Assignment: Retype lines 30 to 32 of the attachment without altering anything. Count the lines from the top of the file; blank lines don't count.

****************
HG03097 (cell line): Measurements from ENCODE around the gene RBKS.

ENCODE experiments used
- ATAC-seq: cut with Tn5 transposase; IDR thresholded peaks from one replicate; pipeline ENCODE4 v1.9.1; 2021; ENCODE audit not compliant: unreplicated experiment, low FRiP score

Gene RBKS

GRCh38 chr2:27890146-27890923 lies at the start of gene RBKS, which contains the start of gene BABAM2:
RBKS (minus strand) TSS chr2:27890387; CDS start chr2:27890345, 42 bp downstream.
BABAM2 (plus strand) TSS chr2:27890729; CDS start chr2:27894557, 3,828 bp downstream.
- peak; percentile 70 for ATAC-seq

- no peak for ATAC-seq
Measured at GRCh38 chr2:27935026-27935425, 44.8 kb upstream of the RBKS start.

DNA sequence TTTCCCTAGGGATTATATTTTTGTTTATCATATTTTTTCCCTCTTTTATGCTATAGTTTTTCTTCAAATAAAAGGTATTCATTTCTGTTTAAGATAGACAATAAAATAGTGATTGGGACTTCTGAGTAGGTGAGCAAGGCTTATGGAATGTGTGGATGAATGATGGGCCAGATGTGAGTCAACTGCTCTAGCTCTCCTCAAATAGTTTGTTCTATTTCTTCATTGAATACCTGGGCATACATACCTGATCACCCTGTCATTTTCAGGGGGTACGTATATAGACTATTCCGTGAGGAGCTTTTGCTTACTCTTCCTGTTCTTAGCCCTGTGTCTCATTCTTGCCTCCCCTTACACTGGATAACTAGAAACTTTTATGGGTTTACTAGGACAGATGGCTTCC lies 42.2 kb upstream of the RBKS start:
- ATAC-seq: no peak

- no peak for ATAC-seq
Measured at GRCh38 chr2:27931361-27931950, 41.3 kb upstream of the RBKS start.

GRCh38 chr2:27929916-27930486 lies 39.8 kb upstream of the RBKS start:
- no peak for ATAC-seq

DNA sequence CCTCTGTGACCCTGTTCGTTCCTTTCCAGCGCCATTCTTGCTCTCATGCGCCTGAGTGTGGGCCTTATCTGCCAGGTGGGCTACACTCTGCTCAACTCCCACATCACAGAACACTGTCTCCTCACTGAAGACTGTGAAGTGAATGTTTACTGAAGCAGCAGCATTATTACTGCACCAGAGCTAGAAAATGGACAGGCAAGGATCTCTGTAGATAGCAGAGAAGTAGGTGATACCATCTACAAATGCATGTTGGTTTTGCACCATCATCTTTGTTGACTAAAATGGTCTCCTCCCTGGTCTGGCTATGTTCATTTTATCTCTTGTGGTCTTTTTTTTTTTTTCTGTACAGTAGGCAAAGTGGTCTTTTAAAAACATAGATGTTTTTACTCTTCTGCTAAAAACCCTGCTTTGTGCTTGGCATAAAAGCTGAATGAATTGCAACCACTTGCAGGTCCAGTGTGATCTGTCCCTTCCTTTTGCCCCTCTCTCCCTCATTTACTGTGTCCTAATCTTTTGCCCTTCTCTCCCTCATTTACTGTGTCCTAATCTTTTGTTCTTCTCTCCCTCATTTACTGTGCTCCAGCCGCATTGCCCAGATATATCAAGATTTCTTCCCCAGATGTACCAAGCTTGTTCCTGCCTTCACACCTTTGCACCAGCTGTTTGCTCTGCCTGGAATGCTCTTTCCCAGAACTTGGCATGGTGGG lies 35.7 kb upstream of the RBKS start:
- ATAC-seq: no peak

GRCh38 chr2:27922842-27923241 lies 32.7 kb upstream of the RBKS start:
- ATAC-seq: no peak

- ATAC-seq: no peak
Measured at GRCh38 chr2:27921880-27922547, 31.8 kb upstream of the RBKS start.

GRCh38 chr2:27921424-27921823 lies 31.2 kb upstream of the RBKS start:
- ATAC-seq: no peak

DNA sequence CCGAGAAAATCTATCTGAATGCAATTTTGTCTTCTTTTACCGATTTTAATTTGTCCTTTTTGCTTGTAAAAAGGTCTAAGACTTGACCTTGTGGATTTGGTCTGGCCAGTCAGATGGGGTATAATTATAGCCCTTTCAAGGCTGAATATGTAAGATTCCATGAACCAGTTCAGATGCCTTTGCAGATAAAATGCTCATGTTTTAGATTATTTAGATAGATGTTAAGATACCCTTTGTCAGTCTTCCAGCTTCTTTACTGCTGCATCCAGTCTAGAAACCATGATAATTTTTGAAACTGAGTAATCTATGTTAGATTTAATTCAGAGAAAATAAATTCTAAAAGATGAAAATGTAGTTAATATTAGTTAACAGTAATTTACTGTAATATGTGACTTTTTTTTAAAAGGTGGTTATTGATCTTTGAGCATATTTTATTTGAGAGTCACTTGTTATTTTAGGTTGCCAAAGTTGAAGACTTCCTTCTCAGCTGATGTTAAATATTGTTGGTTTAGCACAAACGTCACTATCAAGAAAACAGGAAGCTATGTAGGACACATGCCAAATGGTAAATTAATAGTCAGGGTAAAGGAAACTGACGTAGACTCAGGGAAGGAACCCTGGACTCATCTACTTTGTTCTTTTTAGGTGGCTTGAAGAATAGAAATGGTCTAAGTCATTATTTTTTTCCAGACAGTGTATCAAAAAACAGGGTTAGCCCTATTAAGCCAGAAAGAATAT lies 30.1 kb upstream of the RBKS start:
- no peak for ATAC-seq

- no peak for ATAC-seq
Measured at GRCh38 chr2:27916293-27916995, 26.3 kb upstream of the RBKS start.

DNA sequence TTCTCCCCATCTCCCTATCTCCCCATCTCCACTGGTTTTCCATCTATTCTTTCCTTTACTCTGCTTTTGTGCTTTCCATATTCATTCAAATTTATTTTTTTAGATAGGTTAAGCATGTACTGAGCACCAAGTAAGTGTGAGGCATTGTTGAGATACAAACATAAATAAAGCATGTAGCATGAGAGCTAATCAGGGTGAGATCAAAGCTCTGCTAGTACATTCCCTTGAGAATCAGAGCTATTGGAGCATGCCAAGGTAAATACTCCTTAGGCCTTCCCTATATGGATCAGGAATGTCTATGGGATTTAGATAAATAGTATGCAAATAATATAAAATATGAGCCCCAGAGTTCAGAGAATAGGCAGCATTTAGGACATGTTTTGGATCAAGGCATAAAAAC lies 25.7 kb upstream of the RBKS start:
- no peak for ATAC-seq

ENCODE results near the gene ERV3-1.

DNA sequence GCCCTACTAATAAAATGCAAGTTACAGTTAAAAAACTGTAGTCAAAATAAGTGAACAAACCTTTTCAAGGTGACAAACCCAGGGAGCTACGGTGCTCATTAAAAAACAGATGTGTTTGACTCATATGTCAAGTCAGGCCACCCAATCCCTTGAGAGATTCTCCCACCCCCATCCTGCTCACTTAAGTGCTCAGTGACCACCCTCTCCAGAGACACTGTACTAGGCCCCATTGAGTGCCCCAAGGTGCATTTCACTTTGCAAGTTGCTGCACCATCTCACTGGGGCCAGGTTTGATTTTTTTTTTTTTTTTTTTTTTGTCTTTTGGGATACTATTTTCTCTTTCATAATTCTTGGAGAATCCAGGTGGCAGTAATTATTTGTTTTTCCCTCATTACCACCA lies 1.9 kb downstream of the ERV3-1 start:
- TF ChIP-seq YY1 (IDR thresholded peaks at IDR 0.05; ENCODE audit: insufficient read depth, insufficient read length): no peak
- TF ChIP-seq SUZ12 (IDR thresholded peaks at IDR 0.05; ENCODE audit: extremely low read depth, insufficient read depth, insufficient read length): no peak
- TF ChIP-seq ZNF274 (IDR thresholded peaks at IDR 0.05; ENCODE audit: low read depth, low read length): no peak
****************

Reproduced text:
- no peak for ATAC-seq

ENCODE results near the gene ERV3-1.

DNA sequence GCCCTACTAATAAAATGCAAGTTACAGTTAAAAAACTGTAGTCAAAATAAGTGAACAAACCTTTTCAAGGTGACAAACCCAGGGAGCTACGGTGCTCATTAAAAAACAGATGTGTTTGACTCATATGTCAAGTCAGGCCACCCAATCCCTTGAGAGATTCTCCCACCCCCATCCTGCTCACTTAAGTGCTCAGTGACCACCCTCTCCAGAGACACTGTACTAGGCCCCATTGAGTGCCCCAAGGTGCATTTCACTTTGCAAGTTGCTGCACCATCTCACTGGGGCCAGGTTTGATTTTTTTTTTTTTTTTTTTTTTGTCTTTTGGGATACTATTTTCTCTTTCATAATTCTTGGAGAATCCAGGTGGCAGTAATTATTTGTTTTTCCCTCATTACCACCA lies 1.9 kb downstream of the ERV3-1 start: